160 Australia-Japan Trade Negotiations: The Initial Statement Of The Leader Of The Japanese Trade Delegation
1st November, 1956
First of all, on behalf of the Japanese Trade Delegation, I have to thank you for your hospitality. When I landed at the Fairbairn Airport last Saturday, I found the air was much chillier than I expected. On the following morning, it became warmer towards noon, and I enjoyed my first game of golf that afternoon. Now, your hospitality is warming us up. We are grateful for this kind reception you are extending to us.
I am very glad indeed to meet you and other members of the Australian Trade Delegation and to have the opportunity of discussing the ways and means for developing trade between our two countries to our mutual satisfaction.
1. It is the established policy of the Japanese Government to have our trade relations with other countries developed on the basis of equality and nondiscrimination as set forth in the General Agreement on Tariffs and Trade. Therefore, it was a great disappointment to us that on the occasion of Japan's accession to the G.A.T.T. in September last year, certain countries including Australia chose to invoke Article 35 of the said agreement and did not enter into the G.A.T.T. relationship with Japan. Japan has since been engaged in successive negotiations with those countries in an effort to induce them to revise their trade policy towards our country. Needless to say, our final objective in starting the present trade talks with the Australian Delegation is to enter into the G.A.T.T. relationship with Australia, since only thus would it be possible to rectify the chronic imbalance of trade between Japan and Australia in the normal course and to place the commercial relations between the two countries on a lasting and stable basis.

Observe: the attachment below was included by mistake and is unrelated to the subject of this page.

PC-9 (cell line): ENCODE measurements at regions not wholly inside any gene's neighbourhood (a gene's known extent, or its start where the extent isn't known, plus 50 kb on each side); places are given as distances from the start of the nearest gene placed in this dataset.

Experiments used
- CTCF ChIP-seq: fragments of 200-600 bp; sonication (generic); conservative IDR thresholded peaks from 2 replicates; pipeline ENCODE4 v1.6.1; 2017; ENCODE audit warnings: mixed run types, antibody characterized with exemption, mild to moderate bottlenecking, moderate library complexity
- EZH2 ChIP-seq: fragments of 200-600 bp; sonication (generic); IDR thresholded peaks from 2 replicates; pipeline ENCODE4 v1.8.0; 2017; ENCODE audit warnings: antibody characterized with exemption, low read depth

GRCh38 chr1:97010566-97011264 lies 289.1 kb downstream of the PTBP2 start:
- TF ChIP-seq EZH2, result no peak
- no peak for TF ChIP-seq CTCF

Should there exist any difficulty on the part of the Australian Government in proceeding to the immediate application of the G.A.T.T. provisions to Japan, we would like to explore the possibility of overcoming the difficulty in the course of the present talks.
2. We deem it absolutely necessary that Japan's heavy deficit in the trade with Australia should be corrected by increased exports from Japan to Australia. We believe that, in order to rectify the present imbalance, opportunity should be given to Australian importers interested in the import of Japanese goods in the same manner as has been given to the importers from other countries.
More specifically, we would like to request that discriminatory treatment imposed on the licensing of imports from Japan be removed and the most-favoured-nation treatment with regard to tariff matters be accorded to imports from Japan.
3. Now, in order to justify our request, we wish to invite your attention to the recent trend of trade between our two countries.
In spite of the discrimination against Japan in Australia, our purchase of Australian goods has been maintained at a highest level, resulting in Japan's chronic heavy deficit. According to the statistics of the Bank of Japan, our exports were A4 million, A12.9 million and A26.8 million in 1953, 1954 and 1955 respectively, while imports from Australia were A78.1 million, A40.9 million and A62.6 million resulting in Japan's deficit of A74.1 million, A28 million and A35.8 million in the corresponding periods. As from November 1954, Japan was listed in the non-dollar countries in respect of import licensing in Australia with the exception of Reserved List items, and our exports to Australia increased to a certain extent in 1955.
However, our exports have considerably decreased since the last months of that year, due to the intensified import restrictions after April 1955. On the other hand, Japan's imports from Australia have been kept at a very high level. Our imports during the first nine months of this year amounted to A62.3 million against our exports of A13 million, resulting in our deficit of A49.3 million, which is projected to the vast annual rate of A65.7 million. This deficit is no doubt the main reason for the recent deterioration of Japan's sterling holdings. If such trend of trade continues unchanged between the two countries, we are afraid that we shall be compelled to reduce our imports from Australia. I have to add that this sort of opinion has recently gained strength in Japan.